Thanks for stopping by! Be sure to stop back next week as I recap our day in Sintra! To read more about this trip, check out Cruising the Atlantic to Portugal and Spain trip report. To read about some of our previous trips, visit my Trips Page. If you like my photos be sure to “like” my Facebook Page and follow me on Instagram! For my list of gadgets to make your travels easier, click here. To see inside my camera bag, check out my updated Gear Page.

Our First Day in Lisbon

Praça do Comércio

Some of the links below are affiliate links and as such, I earn a small commission from purchases that allow me to continue telling you my stories without costing you anything extra.

After 12 days at sea, we arrived in Lisbon early in the morning. Since we couldn’t get into our Airbnb until the afternoon, we waited as long as we could to disembark the ship. Once we were off the ship, we used Luggage Hero to find a place to store our luggage until our Airbnb was ready and then we began our exploration of Lisbon.

When the tourist office opened, we headed inside to buy the Lisboa Card which gave us access to many museums and attractions in the city as well as public transportation. Depending on how long you are planning on using the card, the price ranges from 21-44 Euros per person. We used our cards over the few days we were in the city to visit the Santa Justa Lift, The Lisboa Story Center, Belem Tower, Jeronimo’s Monastery, and the Lisbon Tile Museum. The card also allowed us to get around the city and covered our train ticket to Sintra where it also gave us a discount at Quinta de Regalara. It also would’ve given a discount at Pena Palace in Sintra, but I bought our tickets online in advance in order to get an early entry time, but more on that in another post.

View from the Santa Justa lift

View from the Santa Justa lift

To begin our sightseeing, we headed to Santa Justa Lift, which is an elevator that has turned into a tourist attraction. Lisbon is known as the city of 7 hills and walking up and down them can get tiring. Luckily, there are elevators in several parts of the city to make your walk a little easier. The Santa Justa Lift is the most famous in the city and it was built in 1902 by an apprentice of Gustav Eiffel. There is a long line to ride the elevator up and the observation tower at the top was closed so I can see why a lot of people suggest skipping it, but the view from the top is a great way to take in the scope of the city.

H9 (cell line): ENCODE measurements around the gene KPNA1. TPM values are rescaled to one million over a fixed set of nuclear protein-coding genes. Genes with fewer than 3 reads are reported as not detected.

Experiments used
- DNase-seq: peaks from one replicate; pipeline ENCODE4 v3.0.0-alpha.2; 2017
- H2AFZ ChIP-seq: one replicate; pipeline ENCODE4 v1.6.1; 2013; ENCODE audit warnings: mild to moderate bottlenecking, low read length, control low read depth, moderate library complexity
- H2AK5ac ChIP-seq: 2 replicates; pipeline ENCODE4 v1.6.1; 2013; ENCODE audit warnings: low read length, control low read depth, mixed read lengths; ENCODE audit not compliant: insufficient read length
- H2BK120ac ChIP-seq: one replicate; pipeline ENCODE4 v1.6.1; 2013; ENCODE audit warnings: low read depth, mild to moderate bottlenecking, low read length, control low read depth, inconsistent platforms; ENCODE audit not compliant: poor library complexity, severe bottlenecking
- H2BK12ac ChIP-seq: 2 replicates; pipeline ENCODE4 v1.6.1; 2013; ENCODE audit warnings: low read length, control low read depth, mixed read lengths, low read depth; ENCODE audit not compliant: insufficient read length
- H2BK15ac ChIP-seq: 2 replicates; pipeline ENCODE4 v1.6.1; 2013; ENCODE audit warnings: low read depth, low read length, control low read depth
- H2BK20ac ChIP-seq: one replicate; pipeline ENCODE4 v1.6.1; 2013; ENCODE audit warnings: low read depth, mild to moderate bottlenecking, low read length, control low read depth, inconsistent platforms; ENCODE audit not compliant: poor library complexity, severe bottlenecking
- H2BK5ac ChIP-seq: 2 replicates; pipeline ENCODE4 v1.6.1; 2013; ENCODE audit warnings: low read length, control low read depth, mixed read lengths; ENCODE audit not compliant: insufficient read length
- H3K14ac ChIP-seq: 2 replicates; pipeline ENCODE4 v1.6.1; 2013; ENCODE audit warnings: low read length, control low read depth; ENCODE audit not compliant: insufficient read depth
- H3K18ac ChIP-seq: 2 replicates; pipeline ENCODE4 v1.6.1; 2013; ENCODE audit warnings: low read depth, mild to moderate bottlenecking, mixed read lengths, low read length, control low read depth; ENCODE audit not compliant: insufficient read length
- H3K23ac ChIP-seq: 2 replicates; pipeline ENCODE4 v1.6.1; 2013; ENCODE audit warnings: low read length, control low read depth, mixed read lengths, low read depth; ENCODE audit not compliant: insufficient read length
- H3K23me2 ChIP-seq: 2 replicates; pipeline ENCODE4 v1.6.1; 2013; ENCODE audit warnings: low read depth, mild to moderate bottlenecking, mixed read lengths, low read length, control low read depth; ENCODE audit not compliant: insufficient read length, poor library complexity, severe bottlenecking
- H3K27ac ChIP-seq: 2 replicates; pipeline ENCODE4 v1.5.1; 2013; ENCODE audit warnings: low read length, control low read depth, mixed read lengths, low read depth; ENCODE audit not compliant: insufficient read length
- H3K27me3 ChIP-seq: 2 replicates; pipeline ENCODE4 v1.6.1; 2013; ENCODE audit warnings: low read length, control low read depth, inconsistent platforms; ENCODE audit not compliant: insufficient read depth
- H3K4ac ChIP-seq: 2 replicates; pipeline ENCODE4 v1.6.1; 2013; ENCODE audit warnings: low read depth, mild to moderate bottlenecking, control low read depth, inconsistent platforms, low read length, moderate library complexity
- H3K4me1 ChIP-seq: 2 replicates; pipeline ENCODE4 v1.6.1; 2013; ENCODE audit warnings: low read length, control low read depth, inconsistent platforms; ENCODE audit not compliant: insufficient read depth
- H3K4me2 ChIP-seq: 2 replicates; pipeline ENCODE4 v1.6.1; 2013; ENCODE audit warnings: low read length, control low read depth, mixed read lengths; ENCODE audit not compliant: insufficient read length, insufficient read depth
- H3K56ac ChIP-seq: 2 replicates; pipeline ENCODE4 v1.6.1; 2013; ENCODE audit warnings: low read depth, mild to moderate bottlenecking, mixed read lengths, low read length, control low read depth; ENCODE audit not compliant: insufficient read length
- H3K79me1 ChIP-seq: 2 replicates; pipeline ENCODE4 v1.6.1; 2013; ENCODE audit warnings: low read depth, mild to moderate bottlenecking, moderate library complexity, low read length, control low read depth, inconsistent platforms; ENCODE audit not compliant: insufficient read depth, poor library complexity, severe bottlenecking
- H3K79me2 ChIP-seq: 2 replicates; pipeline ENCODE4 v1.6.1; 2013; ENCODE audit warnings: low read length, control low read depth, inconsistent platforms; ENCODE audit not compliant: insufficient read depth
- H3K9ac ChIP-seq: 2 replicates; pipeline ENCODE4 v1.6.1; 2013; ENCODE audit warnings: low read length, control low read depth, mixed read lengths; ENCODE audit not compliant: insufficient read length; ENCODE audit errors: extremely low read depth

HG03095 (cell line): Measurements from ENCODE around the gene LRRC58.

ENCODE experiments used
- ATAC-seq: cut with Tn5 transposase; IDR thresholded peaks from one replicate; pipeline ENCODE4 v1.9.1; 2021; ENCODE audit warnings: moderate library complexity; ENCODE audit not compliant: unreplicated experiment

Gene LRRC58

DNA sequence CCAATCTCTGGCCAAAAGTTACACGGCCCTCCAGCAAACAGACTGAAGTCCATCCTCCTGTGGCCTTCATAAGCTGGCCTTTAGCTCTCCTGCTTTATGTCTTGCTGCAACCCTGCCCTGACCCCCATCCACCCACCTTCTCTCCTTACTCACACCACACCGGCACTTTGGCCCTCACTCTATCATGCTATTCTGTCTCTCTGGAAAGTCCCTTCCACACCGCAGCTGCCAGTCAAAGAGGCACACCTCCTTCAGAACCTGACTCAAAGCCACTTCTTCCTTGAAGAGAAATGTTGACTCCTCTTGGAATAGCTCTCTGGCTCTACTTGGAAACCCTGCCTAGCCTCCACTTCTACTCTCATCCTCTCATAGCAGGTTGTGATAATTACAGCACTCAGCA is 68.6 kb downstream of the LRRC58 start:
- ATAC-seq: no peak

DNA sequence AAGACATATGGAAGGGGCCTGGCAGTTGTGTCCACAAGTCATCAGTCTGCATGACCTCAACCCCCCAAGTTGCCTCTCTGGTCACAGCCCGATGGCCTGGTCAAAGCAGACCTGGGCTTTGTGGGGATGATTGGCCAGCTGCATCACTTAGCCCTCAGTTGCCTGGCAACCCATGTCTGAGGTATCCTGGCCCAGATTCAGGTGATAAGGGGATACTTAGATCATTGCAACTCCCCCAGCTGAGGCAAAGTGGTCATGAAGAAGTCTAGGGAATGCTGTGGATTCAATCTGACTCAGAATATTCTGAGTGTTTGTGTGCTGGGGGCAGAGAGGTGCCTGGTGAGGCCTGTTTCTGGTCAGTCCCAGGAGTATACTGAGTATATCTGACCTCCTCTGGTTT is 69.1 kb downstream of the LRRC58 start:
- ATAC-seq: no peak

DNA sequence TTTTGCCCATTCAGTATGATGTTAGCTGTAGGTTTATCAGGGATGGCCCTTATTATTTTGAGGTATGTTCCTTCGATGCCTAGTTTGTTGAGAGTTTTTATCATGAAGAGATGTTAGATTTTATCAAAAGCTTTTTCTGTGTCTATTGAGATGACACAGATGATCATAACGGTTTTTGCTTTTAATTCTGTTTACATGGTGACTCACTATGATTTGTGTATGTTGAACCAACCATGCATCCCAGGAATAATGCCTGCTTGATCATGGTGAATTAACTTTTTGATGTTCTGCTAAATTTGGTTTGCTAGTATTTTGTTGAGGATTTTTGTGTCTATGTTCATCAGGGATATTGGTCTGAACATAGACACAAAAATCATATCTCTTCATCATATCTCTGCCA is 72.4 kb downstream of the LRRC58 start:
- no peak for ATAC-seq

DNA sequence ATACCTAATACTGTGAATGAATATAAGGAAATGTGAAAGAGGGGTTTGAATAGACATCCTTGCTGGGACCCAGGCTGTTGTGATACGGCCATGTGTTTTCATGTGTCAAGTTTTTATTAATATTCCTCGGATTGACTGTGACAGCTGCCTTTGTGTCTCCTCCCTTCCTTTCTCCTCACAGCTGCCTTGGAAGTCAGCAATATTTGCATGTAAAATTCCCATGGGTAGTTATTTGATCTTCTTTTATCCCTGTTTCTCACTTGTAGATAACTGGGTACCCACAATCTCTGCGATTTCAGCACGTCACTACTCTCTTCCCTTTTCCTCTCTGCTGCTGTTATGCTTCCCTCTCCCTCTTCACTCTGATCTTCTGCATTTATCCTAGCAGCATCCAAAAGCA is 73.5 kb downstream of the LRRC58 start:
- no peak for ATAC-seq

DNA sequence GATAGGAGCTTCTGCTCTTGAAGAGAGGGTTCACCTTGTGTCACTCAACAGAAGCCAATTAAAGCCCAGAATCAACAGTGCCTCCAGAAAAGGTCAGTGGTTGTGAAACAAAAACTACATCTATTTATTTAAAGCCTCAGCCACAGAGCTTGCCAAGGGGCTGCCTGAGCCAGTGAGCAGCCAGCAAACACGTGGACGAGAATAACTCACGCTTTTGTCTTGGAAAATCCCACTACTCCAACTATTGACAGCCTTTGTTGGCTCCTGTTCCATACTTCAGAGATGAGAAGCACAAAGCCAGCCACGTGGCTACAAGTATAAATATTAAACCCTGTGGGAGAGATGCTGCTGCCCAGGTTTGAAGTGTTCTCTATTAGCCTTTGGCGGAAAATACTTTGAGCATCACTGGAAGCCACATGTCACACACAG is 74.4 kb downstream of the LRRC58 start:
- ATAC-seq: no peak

Exhibit in the Lisboa Story CenterAfter our ride in the elevator, we headed to the Lisboa Story Center (left) which is a unique museum that tells the history of Lisbon and how the city played a part in the exploration of the world. The Story Center presents history in a multimedia experience where every visitor has a headset to hear the narration that accompanies the three-dimensional and video elements in each exhibit. Probably one of the most impactful parts of the museum is the earthquake room, where visitors are immersed in the 1755 earthquake and tsunami that destroyed the city.

Flaming Portuguese SausageThe highlight of our first day in Lisbon would have to be the food tour we took in the evening. The tour took us around the city center to try some authentic Portuguese food and drinks including Portuguese cheese and port wine, Bifana (delicious pork sandwiches) and beer, pasteis do bacalau (salt cod fritters) with Portuguese wine, Ginjinha (Lisbon’s famous cherry liquor), and a final stop for flaming sausage and more wine (right). The tour was surprisingly affordable and we got to try things that I may not have tried otherwise. If you are looking to get to know Lisbon, I highly recommend this small-group food tour from Viator!

Thanks for stopping by! Be sure to stop by next week to read about our second day in Lisbon! To read more about this trip, check out Cruising the Atlantic to Portugal and Spain trip report. To read about some of our previous trips, visit my Trips Page. If you like my photos be sure to “like” my Facebook Page and follow me on Instagram! For my list of gadgets to make your travels easier, click here. To see inside my camera bag, check out my updated Gear Page.

Wordless Wednesday: Sunrise in Lisbon

Ponte 25 de Abril

Norwegian Getaway 2023 Review

Norwegian Getaway